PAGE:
Presentation on theme: "Fiscal Policy Challenges Facing the New Member States in a Period of Large Capital Inflows & Substantial Investment Requirements Armin Riess European Investment."— Presentation transcript:
Fiscal Policy Challenges Facing the New Member States in a Period of Large Capital Inflows & Substantial Investment Requirements Armin Riess European Investment Bank International Seminar for Experts Catching up after Enlargement Cicero Foundation October 14-15, 2004
Main questions Public debt & fiscal deficits that countries can afford? Role of public investment and other expenditure? Role of balance of payments position (notably capital inflows)?
What do we need to examine? Key features of CEE economies Public debt sustainability Mixed blessing of capital inflows
Real GDP growth projection (in %), 2004 Source: European Commission, Economic Forecast, Spring 2004 EU-15 potential Long-run CEE growth potential 4-5%
Consumer price inflation (in %), 2004 Source: European Commission, Economic Forecast, Spring 2004 2004 CEE average EU-15/eurozone target
Public debt in CEE & EU-15 (% of GDP), 2004 Source: European Commission, Economic Forecast, Spring 2004 Maastricht 60% criterion
Key features of CEE economies -Summary- Real economic growth:CEE > EU15 Inflation:CEE > EU15 Nominal economic growth:CEE > EU15 Public debt:CEE < EU15
Public debt sustainability (ad hoc criteria) Keep public debt/GDP-ratio constant ! Debt/GDP should converge to 60% (Maastricht) ! Debt/GDP should fall to zero (Stability & Growth Pact) !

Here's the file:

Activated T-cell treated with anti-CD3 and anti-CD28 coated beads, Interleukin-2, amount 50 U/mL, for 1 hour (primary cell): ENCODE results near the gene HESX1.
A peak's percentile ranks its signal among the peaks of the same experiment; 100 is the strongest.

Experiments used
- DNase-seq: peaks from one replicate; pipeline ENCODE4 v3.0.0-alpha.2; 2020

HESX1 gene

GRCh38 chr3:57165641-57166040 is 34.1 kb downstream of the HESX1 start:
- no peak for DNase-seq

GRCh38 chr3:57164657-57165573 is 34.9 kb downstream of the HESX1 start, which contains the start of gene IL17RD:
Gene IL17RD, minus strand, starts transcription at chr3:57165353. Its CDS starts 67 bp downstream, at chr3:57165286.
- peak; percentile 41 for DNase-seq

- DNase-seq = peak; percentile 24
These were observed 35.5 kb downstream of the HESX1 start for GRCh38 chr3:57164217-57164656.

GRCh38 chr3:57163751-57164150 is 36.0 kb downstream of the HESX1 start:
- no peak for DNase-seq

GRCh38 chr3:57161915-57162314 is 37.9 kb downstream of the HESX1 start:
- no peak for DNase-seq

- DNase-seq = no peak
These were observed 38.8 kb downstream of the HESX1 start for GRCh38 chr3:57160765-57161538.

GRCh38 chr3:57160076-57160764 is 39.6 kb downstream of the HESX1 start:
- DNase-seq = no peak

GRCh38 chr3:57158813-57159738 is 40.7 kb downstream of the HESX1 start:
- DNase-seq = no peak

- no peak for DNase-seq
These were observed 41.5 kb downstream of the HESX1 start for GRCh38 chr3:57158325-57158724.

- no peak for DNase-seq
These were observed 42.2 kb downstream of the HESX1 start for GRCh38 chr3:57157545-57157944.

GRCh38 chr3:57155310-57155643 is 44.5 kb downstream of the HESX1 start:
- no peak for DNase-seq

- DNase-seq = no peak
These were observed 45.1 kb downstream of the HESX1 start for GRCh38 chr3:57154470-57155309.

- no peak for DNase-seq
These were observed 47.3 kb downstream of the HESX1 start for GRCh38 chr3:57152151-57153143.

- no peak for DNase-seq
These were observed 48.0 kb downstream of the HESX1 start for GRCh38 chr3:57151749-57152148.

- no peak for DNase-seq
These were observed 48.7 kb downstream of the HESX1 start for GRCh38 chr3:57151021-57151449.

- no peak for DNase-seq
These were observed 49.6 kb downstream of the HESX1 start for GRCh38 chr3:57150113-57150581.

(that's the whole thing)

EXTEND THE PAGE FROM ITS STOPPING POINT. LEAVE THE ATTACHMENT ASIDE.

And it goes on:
Debt dynamics Change in debt/GDP ratio = fiscal deficit/GDP ratio – nominal GDP growth debt/GDP ratio
Fiscal deficit that leaves debt/GDP unchanged Nominal GDP growth 4%5%7% Fiscal deficit (in % of GDP) Debt in % of GDP 20%0.8%1.0%1.4% 40%1.6%2.0%2.8% 60%2.4%3.0%4.2%
Where does public investment fit into this picture? Fiscal deficit can be higher if … … public investment is large today, but expected to fall in the future. Is public investment high in CEE?
Public investment in CEE & EU-15 (% of GDP, 1999-2003 average) Source: European Commission (2003 Spring Forecast) and IMF (Staff Appraisal Reports) EU15 average 2.3% CEE average 3.9%
What about other public expenditure? High investment today can justify higher fiscal deficit, but … … other government expenditure may be low today relative to their future level. Example: public pension expenditure
Public pension expenditure in selected CEE countries (in % of GDP) Source: European Commission; Occasional Paper 4, July 2003
Public debt sustainability - Summary - Debt sustainability does not imply the same fiscal deficit for all countries Some government expenditure (investment) may justify higher fiscal deficits, others (pensions) call for fiscal restraint Public debt sustainability is one thing, macroeconomic stability is another
Capital inflows (in % of GDP) (2001-2003 average for CEE, peak inflow periods otherwise ) Source: IMF (Staff Appraisal Reports); Begg et al. (2002) 1987-91 1996-9 1998-9
Capital inflows & current account deficits (in % of GDP, 2001-2003 average) Source: IMF (Staff Appraisal Reports) Capital inflows Current account deficit
Higher returns on physical investment Expected trend appreciation of currency (Balassa-Samuelson effect)
Whats good: Investment finance higher growth Too much of a good thing: Overheating of economy (inflation) Credit boom & banking sector stability Excessive currency appreciation & competitiveness
How to cope with large capital inflows? Banking sector stability Effective prudential regulation & supervision Overheating of economy Revaluation of exchange rate/exchange rate flexibility Fiscal austerity
Source: IMF (Staff Appraisal Reports) Hard currency pegs Flexible exchange rates Fiscal deficit & exchange rate regime (% of GDP, 2001-2003 average)
Conclusion Fiscal policy assessment requires a country-by-country approach Coping with dark side of capital flows is key (fiscal) policy challenge Fiscal policy challenges other than those concerning the bottom line